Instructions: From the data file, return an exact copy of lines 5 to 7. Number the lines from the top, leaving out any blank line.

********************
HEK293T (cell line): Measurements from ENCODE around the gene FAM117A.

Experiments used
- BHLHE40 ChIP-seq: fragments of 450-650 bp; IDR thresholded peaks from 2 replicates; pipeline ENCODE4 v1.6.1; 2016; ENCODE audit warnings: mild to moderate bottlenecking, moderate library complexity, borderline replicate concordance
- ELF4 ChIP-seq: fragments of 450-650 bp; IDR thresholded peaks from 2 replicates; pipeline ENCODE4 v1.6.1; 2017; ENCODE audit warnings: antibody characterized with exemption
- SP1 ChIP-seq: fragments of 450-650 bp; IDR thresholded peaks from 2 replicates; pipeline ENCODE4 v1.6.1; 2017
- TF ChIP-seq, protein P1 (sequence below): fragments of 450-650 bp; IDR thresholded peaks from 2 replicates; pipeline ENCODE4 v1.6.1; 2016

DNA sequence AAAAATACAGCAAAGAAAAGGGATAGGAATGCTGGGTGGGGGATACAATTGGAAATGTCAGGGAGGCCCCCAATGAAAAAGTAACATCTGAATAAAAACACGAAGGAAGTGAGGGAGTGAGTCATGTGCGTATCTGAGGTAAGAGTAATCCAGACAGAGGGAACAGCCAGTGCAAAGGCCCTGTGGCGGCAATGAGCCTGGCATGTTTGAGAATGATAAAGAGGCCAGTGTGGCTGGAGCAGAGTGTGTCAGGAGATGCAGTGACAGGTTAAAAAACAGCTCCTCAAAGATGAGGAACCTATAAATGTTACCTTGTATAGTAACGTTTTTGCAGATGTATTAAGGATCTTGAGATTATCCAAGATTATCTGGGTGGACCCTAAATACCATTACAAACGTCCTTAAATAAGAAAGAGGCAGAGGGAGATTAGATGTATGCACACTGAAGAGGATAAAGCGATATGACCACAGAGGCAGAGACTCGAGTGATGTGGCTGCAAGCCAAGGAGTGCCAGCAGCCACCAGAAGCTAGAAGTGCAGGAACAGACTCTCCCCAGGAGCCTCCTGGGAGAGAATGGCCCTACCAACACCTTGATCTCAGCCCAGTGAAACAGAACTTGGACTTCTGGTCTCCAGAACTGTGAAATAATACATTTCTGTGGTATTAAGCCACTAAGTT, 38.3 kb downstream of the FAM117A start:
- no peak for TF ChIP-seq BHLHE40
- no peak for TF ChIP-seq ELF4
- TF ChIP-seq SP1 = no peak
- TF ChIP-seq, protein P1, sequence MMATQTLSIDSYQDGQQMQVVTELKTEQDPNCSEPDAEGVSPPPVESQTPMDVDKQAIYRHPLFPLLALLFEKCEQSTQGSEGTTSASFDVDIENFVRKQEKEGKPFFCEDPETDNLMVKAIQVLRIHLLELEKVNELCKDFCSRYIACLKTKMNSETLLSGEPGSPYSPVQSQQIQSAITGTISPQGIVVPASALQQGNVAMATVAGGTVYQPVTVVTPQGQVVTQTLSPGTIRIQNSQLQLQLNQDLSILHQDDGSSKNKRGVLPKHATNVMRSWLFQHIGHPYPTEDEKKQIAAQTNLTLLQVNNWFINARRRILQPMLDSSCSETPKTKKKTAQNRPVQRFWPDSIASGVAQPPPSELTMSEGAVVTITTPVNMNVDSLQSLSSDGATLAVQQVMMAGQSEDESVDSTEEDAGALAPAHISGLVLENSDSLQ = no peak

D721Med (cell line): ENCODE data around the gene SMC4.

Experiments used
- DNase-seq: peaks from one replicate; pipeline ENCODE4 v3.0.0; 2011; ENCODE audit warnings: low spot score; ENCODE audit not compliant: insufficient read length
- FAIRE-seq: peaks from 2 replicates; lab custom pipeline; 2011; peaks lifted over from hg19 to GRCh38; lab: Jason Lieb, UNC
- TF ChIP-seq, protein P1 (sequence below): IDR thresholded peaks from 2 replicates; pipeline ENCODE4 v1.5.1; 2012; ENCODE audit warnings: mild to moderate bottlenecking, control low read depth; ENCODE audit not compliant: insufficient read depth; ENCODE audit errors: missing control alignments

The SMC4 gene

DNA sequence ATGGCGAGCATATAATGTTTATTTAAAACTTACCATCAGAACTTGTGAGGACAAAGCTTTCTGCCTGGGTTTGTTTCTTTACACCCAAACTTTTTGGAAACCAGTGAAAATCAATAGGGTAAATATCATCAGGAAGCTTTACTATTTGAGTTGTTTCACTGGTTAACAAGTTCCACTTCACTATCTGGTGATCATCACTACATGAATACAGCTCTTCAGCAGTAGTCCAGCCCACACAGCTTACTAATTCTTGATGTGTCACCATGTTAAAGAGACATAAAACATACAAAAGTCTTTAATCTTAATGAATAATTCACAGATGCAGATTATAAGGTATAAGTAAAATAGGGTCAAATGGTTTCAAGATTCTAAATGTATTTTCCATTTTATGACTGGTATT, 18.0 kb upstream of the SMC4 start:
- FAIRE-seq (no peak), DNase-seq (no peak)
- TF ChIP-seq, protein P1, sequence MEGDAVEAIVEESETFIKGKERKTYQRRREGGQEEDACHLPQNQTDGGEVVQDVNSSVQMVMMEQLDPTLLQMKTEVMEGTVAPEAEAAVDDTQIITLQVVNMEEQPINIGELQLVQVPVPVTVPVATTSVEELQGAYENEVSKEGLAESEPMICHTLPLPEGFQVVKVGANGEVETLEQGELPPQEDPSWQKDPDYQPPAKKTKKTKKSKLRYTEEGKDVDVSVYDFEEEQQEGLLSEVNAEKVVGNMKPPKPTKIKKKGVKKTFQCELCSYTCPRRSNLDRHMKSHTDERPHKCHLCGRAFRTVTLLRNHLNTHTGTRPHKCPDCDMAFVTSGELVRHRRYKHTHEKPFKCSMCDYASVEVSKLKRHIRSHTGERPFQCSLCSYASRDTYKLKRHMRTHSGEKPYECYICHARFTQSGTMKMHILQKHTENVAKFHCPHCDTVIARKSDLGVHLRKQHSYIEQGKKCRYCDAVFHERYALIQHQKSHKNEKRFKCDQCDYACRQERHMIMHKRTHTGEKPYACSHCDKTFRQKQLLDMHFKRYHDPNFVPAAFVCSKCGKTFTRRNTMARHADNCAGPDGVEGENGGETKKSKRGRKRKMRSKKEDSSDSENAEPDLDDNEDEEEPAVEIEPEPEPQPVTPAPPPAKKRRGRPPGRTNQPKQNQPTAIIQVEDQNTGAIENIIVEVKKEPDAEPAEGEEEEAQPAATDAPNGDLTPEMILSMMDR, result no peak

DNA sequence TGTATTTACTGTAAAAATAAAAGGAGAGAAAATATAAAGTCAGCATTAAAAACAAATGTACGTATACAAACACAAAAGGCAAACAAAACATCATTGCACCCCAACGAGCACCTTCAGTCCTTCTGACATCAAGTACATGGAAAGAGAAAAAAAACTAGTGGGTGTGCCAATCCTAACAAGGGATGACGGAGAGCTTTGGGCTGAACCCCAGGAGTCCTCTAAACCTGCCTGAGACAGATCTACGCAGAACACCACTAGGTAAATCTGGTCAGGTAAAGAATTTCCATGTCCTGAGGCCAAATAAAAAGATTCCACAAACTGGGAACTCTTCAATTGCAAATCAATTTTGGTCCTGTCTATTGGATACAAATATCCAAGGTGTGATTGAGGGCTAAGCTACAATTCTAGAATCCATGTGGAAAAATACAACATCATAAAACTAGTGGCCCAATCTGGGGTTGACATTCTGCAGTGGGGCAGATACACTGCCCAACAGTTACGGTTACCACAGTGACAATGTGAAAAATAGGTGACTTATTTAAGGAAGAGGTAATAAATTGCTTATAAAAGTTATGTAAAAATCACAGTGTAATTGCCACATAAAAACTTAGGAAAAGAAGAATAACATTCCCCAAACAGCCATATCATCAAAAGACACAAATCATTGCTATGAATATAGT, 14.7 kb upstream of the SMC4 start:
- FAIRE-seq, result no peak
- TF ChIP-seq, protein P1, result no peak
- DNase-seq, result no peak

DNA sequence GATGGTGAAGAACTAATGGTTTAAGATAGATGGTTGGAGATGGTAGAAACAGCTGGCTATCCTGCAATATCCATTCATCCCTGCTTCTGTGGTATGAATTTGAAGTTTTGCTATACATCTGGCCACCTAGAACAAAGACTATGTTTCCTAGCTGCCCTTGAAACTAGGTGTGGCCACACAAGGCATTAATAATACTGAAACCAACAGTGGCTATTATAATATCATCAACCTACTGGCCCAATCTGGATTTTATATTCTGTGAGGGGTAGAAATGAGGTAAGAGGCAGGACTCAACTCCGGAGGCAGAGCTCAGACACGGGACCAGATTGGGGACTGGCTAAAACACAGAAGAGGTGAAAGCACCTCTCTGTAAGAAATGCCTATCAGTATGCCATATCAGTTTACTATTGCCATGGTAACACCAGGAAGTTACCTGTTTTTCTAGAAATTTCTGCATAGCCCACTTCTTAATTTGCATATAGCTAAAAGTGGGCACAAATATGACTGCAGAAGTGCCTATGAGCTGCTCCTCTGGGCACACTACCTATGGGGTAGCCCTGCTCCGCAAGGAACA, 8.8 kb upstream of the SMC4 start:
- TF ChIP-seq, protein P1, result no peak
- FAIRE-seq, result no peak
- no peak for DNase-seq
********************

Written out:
- SP1 ChIP-seq: fragments of 450-650 bp; IDR thresholded peaks from 2 replicates; pipeline ENCODE4 v1.6.1; 2017
- TF ChIP-seq, protein P1 (sequence below): fragments of 450-650 bp; IDR thresholded peaks from 2 replicates; pipeline ENCODE4 v1.6.1; 2016

DNA sequence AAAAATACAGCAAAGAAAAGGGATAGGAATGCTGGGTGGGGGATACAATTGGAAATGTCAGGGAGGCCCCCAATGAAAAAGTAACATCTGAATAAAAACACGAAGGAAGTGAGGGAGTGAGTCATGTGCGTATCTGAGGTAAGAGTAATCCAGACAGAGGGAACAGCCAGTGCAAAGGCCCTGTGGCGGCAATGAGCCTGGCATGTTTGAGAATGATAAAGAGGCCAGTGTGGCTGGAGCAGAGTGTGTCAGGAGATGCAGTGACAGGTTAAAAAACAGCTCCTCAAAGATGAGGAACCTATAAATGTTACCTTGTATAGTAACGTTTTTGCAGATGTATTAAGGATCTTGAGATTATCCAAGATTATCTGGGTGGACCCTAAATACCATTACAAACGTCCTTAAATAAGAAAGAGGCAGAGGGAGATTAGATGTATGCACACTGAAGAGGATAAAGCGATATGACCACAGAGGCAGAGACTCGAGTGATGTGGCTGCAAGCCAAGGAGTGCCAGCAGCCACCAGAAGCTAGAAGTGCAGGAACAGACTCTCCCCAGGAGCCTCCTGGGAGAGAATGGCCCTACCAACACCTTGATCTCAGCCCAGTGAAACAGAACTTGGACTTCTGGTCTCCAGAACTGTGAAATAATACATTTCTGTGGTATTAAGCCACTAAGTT, 38.3 kb downstream of the FAM117A start: